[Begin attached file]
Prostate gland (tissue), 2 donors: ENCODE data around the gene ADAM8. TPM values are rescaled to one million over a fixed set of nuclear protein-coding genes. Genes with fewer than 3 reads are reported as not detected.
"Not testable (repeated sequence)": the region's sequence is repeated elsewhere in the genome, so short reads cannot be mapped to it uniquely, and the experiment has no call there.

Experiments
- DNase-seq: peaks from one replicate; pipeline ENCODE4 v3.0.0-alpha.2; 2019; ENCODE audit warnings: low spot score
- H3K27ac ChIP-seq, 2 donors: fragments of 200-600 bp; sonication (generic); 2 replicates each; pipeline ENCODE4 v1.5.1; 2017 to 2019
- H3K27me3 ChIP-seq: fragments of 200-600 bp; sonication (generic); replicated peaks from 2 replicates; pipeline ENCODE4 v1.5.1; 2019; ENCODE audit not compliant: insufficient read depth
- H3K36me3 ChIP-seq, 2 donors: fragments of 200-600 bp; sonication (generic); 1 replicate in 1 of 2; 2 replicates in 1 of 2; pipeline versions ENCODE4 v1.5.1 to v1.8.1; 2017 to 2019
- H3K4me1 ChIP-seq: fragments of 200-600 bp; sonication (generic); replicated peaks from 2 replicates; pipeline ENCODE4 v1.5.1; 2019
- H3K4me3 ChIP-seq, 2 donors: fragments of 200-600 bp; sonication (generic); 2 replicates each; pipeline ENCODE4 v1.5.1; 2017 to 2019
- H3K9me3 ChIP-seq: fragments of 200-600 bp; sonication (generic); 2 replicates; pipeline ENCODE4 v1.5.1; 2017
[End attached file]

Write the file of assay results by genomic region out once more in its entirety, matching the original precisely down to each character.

Prostate gland (tissue), 2 donors: ENCODE data around the gene ADAM8. TPM values are rescaled to one million over a fixed set of nuclear protein-coding genes. Genes with fewer than 3 reads are reported as not detected.
"Not testable (repeated sequence)": the region's sequence is repeated elsewhere in the genome, so short reads cannot be mapped to it uniquely, and the experiment has no call there.

Experiments
- DNase-seq: peaks from one replicate; pipeline ENCODE4 v3.0.0-alpha.2; 2019; ENCODE audit warnings: low spot score
- H3K27ac ChIP-seq, 2 donors: fragments of 200-600 bp; sonication (generic); 2 replicates each; pipeline ENCODE4 v1.5.1; 2017 to 2019
- H3K27me3 ChIP-seq: fragments of 200-600 bp; sonication (generic); replicated peaks from 2 replicates; pipeline ENCODE4 v1.5.1; 2019; ENCODE audit not compliant: insufficient read depth
- H3K36me3 ChIP-seq, 2 donors: fragments of 200-600 bp; sonication (generic); 1 replicate in 1 of 2; 2 replicates in 1 of 2; pipeline versions ENCODE4 v1.5.1 to v1.8.1; 2017 to 2019
- H3K4me1 ChIP-seq: fragments of 200-600 bp; sonication (generic); replicated peaks from 2 replicates; pipeline ENCODE4 v1.5.1; 2019
- H3K4me3 ChIP-seq, 2 donors: fragments of 200-600 bp; sonication (generic); 2 replicates each; pipeline ENCODE4 v1.5.1; 2017 to 2019
- H3K9me3 ChIP-seq: fragments of 200-600 bp; sonication (generic); 2 replicates; pipeline ENCODE4 v1.5.1; 2017